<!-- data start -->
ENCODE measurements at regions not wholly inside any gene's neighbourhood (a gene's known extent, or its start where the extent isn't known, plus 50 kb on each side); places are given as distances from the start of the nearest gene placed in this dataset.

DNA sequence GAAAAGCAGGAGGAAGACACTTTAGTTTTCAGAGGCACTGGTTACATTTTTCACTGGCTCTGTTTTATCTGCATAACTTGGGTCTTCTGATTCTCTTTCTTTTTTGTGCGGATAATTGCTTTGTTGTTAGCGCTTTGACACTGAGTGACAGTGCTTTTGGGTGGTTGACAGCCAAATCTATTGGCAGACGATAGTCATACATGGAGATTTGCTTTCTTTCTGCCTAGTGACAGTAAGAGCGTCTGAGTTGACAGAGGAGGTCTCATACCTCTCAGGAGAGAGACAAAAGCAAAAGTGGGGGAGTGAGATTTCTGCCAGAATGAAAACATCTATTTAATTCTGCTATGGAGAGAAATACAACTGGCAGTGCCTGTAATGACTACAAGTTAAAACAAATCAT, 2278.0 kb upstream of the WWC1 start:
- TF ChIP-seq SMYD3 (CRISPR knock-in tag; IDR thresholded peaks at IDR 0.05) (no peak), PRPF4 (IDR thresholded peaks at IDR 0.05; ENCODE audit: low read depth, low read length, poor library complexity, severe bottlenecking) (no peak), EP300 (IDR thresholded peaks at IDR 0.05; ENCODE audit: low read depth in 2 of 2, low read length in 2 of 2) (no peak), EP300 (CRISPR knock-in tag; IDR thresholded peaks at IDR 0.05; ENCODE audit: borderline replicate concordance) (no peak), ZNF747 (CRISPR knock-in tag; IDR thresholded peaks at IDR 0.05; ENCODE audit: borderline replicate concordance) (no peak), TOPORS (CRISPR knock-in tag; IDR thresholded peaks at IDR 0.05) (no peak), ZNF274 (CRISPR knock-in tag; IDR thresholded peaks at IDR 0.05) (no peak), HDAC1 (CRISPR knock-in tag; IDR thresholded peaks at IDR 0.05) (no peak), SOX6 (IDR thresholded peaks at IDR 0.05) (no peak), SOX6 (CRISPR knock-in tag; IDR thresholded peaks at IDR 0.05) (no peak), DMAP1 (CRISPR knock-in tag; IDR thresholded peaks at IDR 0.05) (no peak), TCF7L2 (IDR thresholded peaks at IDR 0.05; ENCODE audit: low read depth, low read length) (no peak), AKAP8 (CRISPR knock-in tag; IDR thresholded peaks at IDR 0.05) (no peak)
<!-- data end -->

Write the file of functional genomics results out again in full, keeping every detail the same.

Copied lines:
ENCODE measurements at regions not wholly inside any gene's neighbourhood (a gene's known extent, or its start where the extent isn't known, plus 50 kb on each side); places are given as distances from the start of the nearest gene placed in this dataset.

DNA sequence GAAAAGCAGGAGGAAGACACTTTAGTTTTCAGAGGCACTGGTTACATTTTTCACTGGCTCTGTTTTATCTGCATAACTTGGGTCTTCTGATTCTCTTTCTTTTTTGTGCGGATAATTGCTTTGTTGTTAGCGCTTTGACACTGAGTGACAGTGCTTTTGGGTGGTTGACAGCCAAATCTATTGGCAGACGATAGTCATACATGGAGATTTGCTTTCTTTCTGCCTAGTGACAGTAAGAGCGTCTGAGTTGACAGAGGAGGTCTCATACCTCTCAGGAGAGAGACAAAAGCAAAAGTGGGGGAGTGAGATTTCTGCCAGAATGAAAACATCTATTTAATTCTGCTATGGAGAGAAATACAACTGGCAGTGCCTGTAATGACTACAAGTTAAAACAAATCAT, 2278.0 kb upstream of the WWC1 start:
- TF ChIP-seq SMYD3 (CRISPR knock-in tag; IDR thresholded peaks at IDR 0.05) (no peak), PRPF4 (IDR thresholded peaks at IDR 0.05; ENCODE audit: low read depth, low read length, poor library complexity, severe bottlenecking) (no peak), EP300 (IDR thresholded peaks at IDR 0.05; ENCODE audit: low read depth in 2 of 2, low read length in 2 of 2) (no peak), EP300 (CRISPR knock-in tag; IDR thresholded peaks at IDR 0.05; ENCODE audit: borderline replicate concordance) (no peak), ZNF747 (CRISPR knock-in tag; IDR thresholded peaks at IDR 0.05; ENCODE audit: borderline replicate concordance) (no peak), TOPORS (CRISPR knock-in tag; IDR thresholded peaks at IDR 0.05) (no peak), ZNF274 (CRISPR knock-in tag; IDR thresholded peaks at IDR 0.05) (no peak), HDAC1 (CRISPR knock-in tag; IDR thresholded peaks at IDR 0.05) (no peak), SOX6 (IDR thresholded peaks at IDR 0.05) (no peak), SOX6 (CRISPR knock-in tag; IDR thresholded peaks at IDR 0.05) (no peak), DMAP1 (CRISPR knock-in tag; IDR thresholded peaks at IDR 0.05) (no peak), TCF7L2 (IDR thresholded peaks at IDR 0.05; ENCODE audit: low read depth, low read length) (no peak), AKAP8 (CRISPR knock-in tag; IDR thresholded peaks at IDR 0.05) (no peak)